In 1986, a Canadian classics professor named Anne Carson published Eros the Bittersweet, a collection of erudite essays about love. It was an unusual book for an academic, in that it reflected the half-mad presumption that someone, somewhere might be reading it for fun. “It was Sappho who first called Eros ‘bittersweet,’” Carson writes. “No one who has been in love disputes her.”
Six years later, Short Talks appeared. For fans of Eros, discovering that Carson wrote poems was like finding out their beloved calculus teacher also fronted a rock band. The book burned through ten printings before being reissued last year. Short Talks takes the form of forty-five evocative, wounded, troublemaking prose poems masquerading as lectures on everything from a lovesick Cro-Magnon hunter to Hölderlin’s translation of Oedipus Rex. The book ends with “Short Talk on Who You Are”:
People talk about a voice calling in the wilderness. All through the Old Testament a voice, which is not the voice of God but which knows what is on God’s mind, is crying out. While I am waiting you could do me a favour. Who are you?
Carson’s answer to that question would make her a literary cult figure. In 1995, New York publisher New Directions—which backed the careers of some of the twentieth century’s legendary writers, including Dylan Thomas and F. Scott Fitzgerald—released Glass, Irony and God. The book’s genius lay in Carson’s decision to stop dividing her voice between her day job and her lyric moonlighting. The poetry was a bookish breakthrough: a college syllabus come to life. “The Glass Essay” is a long poem about a breakup, with asides about Emily Brontë’s spelling. “TV Men” features teleplay treatments for shows about Homeric characters and avant-garde poets. After a poem about God and Isaiah squabbling, there’s an essay exploring “the gender of sound”—with discussions of Gertrude Stein and Ernest Hemingway—in which she quotes Aristophanes: “Among the young men the ones who turn out to be terrific talkers are the ones who get fucked a lot.” In effect, Carson created a new way of talking about old ideas. Even the cover hinted at something big: a painting—by the poet—of a volcano erupting.
And erupt it did. By 1995, Carson had made her way over to Random House and published a series of successful, uncategorizable books, penetrating mainstream culture in a way no poet had since Ireland’s Seamus Heaney. Her crossover smash hit, the “novel in verse” Autobiography of Red (1998), reimagined the myth of Hercules and the monster Geryon. Instead of killing Geryon and stealing his cattle, the ancient hero—here a little red monster who’s also an aspiring photographer—falls in love with him. It sold 25,000 copies.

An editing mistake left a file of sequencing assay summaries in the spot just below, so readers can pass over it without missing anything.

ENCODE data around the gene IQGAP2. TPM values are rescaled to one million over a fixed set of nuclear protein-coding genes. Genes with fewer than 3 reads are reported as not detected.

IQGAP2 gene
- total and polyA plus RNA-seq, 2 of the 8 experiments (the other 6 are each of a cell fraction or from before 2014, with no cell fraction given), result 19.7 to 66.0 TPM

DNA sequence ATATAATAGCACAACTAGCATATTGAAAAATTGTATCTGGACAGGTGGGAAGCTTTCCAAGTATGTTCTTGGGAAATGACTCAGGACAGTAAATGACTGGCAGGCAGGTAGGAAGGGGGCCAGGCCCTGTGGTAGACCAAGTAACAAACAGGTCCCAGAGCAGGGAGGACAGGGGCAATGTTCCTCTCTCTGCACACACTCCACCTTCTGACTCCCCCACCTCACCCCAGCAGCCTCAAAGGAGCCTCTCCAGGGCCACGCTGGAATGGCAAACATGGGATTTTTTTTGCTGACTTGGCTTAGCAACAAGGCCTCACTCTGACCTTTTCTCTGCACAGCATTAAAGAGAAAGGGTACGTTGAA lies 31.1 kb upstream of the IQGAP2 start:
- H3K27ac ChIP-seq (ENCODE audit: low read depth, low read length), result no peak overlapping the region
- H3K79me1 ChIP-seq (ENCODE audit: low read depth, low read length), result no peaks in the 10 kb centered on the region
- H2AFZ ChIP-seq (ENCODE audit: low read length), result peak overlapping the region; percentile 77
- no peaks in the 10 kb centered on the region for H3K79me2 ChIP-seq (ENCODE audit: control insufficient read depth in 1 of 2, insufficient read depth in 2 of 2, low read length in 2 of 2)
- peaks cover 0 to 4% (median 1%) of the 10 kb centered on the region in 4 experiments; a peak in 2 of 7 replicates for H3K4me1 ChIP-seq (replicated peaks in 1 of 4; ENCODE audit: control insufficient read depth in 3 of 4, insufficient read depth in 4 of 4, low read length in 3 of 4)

The accolades rained down: a Guggenheim Fellowship, a MacArthur “Genius” Fellowship, two Griffin Poetry Prizes. Endorsements from marquee authors such as Susan Sontag, Michael Ondaatje, Alice Munro, and Harold Bloom prominently adorned the covers of her books. There was even talk of a Nobel. It came as no surprise to many viewers of the TV drama The L Word when one character uses a book by Carson to seduce another into a make-out session. She was, by then, the coolest professor on earth—too cool, even, for a traditional bio. “Anne Carson was born in Canada and teaches Ancient Greek for a living” is all she was prepared to print about herself.
But even coolness can become cloying. Carson began pursuing increasingly bizarre gambits. The odd-couple matches got odder. In Plainwater (1995), Carson summons the fifteenth-century Italian painter Pietro Vannucci so that he can attend a phenomenology conference. Men in the Off Hours (2000) sees Carson imagining that the Iliad has been adapted into a movie called The Peloponnesian War, on the set of which Thucydides chats with Virginia Woolf. Her book The Beauty of the Husband (2001) is subtitled “A Fictional Essay in 29 Tangos.” How many genres can you mix before your inventiveness waters itself down? Is there a limit to pretending there is no limit?
The answer, it turns out, is yes. Carson’s poems stopped singing; the essays stopped thinking. The cross-pollination that had made her writing popular was now running to seed. Even the physical format of her collections reflected the chaos within. In 2009, Carson published Nox, ostensibly an elegy for her estranged brother. Instead, her expressions of mourning gave way to prosaic, meandering digressions on Catullus. The book is actually a narcissistic exercise in bookbinding: it’s a single accordion-folded page housed in a box the size of a cinder block.